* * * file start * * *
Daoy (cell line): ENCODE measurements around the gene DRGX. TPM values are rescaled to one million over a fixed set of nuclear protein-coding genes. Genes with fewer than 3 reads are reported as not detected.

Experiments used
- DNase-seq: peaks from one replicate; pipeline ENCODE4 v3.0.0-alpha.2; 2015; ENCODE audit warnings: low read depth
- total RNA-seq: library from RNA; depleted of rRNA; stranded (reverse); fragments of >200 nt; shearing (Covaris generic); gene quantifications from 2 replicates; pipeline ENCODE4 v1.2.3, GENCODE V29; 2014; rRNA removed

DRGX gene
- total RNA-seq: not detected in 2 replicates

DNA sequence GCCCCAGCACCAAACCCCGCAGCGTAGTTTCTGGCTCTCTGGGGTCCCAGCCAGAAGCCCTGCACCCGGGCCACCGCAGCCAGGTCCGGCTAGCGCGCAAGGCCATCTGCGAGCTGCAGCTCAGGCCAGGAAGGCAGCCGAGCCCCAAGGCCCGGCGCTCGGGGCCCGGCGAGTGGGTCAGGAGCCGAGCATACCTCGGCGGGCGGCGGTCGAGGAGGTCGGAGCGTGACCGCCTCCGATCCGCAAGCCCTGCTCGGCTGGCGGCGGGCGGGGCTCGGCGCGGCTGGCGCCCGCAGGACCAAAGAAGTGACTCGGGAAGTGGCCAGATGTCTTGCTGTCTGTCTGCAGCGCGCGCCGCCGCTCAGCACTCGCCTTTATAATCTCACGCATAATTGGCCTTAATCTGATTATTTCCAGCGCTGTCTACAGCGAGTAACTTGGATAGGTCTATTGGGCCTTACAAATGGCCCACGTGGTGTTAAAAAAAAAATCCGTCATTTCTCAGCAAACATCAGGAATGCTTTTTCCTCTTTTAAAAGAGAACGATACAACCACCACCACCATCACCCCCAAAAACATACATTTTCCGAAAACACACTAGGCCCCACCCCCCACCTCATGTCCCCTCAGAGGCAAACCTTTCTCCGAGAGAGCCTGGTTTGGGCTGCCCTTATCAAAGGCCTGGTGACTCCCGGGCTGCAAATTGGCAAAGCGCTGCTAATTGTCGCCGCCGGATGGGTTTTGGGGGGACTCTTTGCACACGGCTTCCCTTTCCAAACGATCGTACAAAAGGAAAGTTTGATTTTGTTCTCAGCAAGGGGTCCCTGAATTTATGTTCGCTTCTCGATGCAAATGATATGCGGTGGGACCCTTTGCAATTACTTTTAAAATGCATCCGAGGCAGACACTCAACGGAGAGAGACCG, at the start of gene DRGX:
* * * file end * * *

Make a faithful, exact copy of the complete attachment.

Daoy (cell line): ENCODE measurements around the gene DRGX. TPM values are rescaled to one million over a fixed set of nuclear protein-coding genes. Genes with fewer than 3 reads are reported as not detected.

Experiments used
- DNase-seq: peaks from one replicate; pipeline ENCODE4 v3.0.0-alpha.2; 2015; ENCODE audit warnings: low read depth
- total RNA-seq: library from RNA; depleted of rRNA; stranded (reverse); fragments of >200 nt; shearing (Covaris generic); gene quantifications from 2 replicates; pipeline ENCODE4 v1.2.3, GENCODE V29; 2014; rRNA removed

DRGX gene
- total RNA-seq: not detected in 2 replicates

DNA sequence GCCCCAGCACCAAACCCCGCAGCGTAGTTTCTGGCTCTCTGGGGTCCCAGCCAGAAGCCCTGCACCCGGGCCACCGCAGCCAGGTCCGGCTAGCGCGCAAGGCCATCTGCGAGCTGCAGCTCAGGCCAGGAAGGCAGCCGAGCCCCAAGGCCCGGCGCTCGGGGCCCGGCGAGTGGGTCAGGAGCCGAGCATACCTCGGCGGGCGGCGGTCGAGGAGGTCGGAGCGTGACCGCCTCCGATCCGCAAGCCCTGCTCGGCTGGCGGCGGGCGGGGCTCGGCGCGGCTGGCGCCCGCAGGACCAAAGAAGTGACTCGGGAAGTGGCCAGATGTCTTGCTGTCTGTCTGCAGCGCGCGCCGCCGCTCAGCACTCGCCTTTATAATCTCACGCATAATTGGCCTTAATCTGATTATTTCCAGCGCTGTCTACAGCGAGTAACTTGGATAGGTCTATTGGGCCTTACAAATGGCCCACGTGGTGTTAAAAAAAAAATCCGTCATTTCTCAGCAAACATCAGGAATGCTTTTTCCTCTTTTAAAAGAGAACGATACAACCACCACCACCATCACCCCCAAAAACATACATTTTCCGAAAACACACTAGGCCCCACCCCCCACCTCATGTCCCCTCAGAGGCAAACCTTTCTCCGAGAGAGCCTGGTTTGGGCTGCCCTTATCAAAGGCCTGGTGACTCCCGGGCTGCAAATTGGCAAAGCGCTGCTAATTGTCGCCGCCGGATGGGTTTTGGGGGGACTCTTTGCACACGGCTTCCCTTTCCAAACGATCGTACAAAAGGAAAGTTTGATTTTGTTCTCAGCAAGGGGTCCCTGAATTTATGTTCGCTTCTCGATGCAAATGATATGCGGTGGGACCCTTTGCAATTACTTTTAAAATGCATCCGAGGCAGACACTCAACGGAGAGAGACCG, at the start of gene DRGX: